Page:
In the USA, all new turbine aircraft with six or more seats - private and commercial - were required to be fitted with a TAWS by the end of March, with all in-service aircraft to be equipped by the end of March 2005. In Europe, all new aircraft in commercial operation with a maximum take-off weight between 5,700kg and 15,000kg, or between nine and 30 passengers, must be fitted with a TAWS by the start of next year. All in-service aircraft weighing more than 15,000kg and with more than 30 passenger must be equipped by January 2005.

While these mandates are causing concern about the availability of equipment, they have served to attract additional suppliers to the market. Honeywell, original developer of the enhanced ground proximity warning system (EGPWS), now faces competition from companies including Goodrich and Universal Avionics Systems

In the USA, the TAWS has been divided into two categories: Class A and Class B. Commercial operators of aircraft with 10 or more seats, whether airline or air taxi, must fit the full-up Class A system, while private and commercial operators of aircraft with six to nine seats can fit the simpler Class B TAWS, which does not require a display.

Certificated Class A systems are available from Honeywell and Universal. ACSS, a joint venture between L-3 Communications and Thales, plans to certificate its traffic and terrain collision avoidance system (T2CAS) by year-end, with shipments to begin early next year. T2CAS combines a TCAS 2 with a Class A TAWS and is a direct replacement for the company's TCAS 2000, already fitted to larger business jets and airliners.

In April, Sandel Avionics received certification for its ST3400 TAWS, which provides Class A and B functionality and is a drop-in replacement for a panel-mounted radio-magnetic indicator (RMI).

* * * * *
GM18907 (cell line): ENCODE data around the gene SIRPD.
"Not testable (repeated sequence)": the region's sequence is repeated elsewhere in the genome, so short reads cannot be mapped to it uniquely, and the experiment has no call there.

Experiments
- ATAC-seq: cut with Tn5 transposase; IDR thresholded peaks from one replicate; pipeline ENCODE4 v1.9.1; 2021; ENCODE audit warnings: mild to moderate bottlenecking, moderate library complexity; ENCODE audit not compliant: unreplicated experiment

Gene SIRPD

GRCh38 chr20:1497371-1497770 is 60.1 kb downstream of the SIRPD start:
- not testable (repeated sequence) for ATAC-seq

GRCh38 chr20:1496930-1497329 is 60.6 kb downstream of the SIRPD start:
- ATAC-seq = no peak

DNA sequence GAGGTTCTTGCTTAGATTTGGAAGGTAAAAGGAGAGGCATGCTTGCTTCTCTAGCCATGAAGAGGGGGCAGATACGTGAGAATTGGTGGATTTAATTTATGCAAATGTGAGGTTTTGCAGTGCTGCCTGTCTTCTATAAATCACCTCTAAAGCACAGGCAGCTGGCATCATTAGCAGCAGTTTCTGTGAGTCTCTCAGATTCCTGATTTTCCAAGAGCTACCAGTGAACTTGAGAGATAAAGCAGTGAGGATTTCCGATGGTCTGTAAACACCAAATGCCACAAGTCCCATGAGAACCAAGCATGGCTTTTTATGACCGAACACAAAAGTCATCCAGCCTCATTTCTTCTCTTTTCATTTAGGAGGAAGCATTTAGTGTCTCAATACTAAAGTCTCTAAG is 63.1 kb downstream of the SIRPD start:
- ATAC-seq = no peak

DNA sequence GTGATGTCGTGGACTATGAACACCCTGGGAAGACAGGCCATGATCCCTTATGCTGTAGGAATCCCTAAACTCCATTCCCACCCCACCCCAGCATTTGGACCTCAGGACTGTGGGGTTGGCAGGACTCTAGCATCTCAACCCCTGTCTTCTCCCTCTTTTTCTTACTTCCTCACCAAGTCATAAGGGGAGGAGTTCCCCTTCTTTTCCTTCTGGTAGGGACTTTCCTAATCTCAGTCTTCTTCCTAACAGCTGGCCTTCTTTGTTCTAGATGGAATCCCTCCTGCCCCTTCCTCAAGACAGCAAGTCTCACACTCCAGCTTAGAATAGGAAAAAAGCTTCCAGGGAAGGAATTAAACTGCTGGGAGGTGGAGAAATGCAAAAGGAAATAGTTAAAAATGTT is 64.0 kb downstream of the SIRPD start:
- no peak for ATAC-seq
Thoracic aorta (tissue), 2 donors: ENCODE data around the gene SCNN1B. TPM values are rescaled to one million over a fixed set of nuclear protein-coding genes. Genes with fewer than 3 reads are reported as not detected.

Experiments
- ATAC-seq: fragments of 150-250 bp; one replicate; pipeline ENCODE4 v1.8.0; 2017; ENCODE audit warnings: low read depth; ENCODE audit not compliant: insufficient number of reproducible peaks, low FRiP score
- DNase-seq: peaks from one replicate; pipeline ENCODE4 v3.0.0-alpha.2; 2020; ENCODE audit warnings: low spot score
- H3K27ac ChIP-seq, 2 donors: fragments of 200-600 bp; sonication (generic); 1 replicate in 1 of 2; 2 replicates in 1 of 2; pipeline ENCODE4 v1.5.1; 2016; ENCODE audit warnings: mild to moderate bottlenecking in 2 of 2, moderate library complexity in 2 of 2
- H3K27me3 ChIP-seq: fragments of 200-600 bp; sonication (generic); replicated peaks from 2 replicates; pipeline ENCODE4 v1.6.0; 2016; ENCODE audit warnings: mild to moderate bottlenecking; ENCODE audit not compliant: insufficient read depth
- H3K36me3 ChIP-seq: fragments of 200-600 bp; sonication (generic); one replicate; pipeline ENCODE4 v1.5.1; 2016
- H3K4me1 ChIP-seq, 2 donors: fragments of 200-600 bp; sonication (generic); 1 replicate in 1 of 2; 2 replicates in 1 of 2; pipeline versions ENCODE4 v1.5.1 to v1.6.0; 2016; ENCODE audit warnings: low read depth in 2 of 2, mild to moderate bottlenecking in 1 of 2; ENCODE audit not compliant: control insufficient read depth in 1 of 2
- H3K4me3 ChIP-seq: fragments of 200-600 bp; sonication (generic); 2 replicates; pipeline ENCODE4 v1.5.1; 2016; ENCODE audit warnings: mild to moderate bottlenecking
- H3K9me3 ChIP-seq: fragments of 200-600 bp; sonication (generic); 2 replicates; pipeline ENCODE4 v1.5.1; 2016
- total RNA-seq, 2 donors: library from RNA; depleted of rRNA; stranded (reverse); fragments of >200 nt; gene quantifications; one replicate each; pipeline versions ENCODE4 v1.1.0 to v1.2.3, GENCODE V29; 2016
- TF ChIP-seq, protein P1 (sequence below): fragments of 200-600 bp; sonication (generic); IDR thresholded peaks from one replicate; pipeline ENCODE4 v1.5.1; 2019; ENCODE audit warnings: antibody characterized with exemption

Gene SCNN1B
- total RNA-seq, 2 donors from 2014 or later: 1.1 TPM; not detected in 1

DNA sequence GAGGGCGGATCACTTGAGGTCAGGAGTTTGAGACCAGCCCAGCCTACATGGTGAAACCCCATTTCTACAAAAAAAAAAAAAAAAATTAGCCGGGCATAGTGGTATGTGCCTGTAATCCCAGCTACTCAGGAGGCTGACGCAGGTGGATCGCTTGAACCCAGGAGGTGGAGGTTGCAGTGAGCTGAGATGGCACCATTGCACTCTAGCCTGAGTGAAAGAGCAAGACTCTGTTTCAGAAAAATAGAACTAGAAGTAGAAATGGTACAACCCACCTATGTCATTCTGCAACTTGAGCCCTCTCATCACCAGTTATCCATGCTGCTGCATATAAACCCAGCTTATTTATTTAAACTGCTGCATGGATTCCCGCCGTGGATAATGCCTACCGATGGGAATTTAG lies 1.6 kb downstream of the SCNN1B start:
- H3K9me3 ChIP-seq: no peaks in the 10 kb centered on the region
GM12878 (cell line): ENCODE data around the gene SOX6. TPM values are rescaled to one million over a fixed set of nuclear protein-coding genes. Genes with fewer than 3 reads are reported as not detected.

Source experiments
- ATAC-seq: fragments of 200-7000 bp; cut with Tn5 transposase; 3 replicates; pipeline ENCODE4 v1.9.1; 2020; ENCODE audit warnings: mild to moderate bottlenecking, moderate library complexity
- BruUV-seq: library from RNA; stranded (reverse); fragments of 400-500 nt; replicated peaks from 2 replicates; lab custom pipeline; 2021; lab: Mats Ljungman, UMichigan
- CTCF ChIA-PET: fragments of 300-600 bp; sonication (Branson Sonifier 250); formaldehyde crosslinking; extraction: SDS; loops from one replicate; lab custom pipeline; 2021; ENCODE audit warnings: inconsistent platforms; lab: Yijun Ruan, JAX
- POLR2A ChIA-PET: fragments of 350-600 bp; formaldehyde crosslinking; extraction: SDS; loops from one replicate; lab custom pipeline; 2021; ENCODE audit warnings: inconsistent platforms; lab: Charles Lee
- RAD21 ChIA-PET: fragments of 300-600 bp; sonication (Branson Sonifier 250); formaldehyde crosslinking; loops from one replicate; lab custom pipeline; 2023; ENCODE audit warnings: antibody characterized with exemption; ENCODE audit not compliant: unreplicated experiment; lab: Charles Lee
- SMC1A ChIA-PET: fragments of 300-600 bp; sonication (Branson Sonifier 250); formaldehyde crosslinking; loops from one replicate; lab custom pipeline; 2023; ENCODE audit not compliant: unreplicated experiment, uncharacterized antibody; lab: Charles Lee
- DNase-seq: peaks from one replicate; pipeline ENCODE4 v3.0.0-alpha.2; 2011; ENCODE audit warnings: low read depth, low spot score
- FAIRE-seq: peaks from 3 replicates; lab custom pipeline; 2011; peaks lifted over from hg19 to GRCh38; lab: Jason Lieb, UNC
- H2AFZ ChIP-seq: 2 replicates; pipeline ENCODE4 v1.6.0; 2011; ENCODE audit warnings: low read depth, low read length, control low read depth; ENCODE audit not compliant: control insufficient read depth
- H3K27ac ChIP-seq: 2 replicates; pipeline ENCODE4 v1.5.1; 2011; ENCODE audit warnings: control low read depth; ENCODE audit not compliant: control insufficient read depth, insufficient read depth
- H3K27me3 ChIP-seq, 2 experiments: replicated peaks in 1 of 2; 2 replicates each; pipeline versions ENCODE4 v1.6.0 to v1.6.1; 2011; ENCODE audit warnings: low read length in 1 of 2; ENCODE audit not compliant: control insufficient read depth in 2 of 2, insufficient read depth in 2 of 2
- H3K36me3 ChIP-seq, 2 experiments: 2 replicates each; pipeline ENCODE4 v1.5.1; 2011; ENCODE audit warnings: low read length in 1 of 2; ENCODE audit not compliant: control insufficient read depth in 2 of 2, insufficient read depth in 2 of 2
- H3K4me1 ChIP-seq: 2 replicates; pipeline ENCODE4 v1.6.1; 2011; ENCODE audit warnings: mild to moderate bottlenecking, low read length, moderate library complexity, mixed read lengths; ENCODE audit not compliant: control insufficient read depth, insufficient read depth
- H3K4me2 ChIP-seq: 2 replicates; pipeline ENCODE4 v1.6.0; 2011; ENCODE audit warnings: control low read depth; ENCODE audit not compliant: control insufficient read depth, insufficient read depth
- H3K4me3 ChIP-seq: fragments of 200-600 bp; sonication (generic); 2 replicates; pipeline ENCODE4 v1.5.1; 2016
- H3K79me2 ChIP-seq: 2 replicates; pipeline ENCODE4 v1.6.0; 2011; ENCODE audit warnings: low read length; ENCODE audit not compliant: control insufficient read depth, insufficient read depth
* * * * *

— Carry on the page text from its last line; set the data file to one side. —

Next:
Including liquid-crystal display (LCD), the self-contained unit is housed in the same 3ATI package as a standard 75mm (3in) cockpit instrument. LCD projection technology provides a viewing area equivalent to a 100mm instrument, Sandel says. The initial target market is business jets.

TAWS recognition

While the Class B market accounts for around half the 18,000 aircraft that must be equipped in the USA, in Europe and elsewhere there is no recognition yet of the simpler TAWS. But that could change, expanding the market still further.

Following its success introducing TCAS technology to the GA market with the SkyWatch, Goodrich is developing the LandMark Class B TAWS. Due to be certificated later this year, the LandMark is a remote-mounted unit that is available either as a standalone system or with a terrain display. The unit will interface with established MFDs, including Goodrich's new I-Linc.

Honeywell offers a Class B TAWS on its own or combined with either a terrain advisory system or TCAS 1 as the KMH 880/980 multi hazard avoidance system. Demand for the combined system has outstripped that for the standalone unit. "About 80% of customers get the combination," says Dan Barks, director of marketing for business, regional and general aviation. "Everybody likes traffic, and needs terrain."

To meet the TAWS mandate, other MFD suppliers are offering interfaces with available systems. Avidyne's FlightMax offers an interface with Honeywell's EGPWS as well as its own non-TAWS terrain display. UPS-AT's MX20 ties into both the Goodrich and Honeywell system, as well as providing its own non-TAWS terrain, while Garmin has yet to decide what route to take. "It's on the radar. We may self-develop," the company says.

The third element of the safety technology triad - graphical weather - is beginning to make major inroads into the GA market without the benefit of a regulatory push. One reason is the obvious operational benefits of in-flight weather updates via datalink. Another is the growing number of competitors offering alternative means of delivery.

Uplinked weather is not new to operators of larger business jets, who can receive graphics via VHF datalink or satellite communications using Honeywell's AFIS airborne flight information service or Universal's competing Unilink. Now similar services are becoming available for smaller aircraft and providers are eyeing expansion beyond the USA.